The earliest transistors were of
the point contact type. I soon found that the easiest way to make such a
transistor was to buy two Western Electric diodes, crack their bakelite
case and remove two small pig-tailed cubes of Ge and two tungsten
whiskers. With these components it was easy to assemble point contact
transistors just like the ones used at Bell Labs. Some of these devices
worked, but all were noisy. My first long term study was to measure the
transistor performance as a function of whisker pressure.
My immediate supervisor was Dr.
Jerome Kurshan, who teamed me with an older, more experienced researcher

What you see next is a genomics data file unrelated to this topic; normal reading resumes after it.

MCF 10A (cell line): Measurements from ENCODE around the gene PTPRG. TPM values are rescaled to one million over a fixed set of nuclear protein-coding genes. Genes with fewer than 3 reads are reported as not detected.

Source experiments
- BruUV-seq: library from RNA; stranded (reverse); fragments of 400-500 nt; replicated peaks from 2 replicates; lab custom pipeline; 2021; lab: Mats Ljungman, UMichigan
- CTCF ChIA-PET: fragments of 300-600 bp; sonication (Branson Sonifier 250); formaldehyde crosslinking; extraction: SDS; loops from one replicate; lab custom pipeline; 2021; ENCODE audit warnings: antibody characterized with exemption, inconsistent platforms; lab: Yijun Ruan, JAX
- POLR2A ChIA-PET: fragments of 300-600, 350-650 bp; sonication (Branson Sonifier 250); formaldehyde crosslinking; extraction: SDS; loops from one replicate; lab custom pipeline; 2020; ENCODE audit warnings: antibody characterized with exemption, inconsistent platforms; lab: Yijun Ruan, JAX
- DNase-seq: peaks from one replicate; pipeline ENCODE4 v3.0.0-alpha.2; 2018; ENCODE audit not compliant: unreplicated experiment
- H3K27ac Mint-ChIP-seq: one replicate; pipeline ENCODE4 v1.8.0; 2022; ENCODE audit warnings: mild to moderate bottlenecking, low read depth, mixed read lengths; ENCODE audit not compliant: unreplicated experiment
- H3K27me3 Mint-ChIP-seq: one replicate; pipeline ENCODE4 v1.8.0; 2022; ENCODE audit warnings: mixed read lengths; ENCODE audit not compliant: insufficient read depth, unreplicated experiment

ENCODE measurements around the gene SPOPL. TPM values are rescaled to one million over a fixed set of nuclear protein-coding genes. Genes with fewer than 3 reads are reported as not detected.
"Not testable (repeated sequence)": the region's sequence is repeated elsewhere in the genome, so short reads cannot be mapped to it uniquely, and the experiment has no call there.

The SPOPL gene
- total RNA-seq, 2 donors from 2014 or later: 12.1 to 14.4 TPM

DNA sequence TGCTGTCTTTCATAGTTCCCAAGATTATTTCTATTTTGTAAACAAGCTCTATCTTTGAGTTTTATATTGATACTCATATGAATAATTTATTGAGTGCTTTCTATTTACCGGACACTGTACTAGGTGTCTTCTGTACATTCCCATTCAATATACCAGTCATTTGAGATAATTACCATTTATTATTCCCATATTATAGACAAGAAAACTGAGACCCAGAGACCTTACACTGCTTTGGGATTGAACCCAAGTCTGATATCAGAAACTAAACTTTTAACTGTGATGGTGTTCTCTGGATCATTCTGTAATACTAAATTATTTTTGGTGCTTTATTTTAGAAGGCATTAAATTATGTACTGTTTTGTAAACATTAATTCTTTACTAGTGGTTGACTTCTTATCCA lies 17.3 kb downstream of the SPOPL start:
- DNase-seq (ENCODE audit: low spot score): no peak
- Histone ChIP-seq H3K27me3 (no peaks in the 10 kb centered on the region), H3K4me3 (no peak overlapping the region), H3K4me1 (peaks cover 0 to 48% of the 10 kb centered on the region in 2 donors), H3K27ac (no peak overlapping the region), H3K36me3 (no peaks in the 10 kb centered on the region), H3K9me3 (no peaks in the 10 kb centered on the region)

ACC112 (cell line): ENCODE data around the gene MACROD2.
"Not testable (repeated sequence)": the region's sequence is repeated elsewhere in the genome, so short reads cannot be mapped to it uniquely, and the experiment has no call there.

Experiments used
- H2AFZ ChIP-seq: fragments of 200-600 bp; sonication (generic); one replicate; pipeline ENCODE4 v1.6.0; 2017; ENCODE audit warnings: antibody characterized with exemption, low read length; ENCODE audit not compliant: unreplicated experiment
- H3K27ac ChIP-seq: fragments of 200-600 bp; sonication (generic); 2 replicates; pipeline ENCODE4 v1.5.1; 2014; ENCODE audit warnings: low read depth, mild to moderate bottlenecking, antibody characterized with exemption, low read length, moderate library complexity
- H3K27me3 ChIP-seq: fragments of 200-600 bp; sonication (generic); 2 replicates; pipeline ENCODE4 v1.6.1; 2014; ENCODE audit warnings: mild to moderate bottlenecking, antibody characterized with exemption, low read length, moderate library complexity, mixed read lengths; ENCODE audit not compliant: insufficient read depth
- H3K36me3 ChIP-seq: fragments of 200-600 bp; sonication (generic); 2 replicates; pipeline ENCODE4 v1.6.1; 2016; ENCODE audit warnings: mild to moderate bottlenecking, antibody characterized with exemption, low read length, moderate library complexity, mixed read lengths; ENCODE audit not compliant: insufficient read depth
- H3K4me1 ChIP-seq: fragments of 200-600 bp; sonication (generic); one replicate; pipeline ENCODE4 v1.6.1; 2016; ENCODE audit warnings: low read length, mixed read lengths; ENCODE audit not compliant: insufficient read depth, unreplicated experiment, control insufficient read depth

named Dr. Charles Mueller. Charlie was an expert on small vacuum tubes who
had carefully compiled data on every tube type to identify the importance
of a small change in the fabrication process. He was very conservative and
cautious of innovations. His favorite response to a new suggestion was “Maybe
Yes and then, Maybe No.” We worked together to develop the first alloy
junction transistors at RCA.
The early years at RCA were
exciting. I could try anything I wanted and enjoyed interpreting the
results and getting wise inputs from many experienced experts. This was
better than graduate school. I also had opportunities to attend
conferences and meet other researchers with similar interests, thus getting
deeper into the physics and technology of the devices we were making and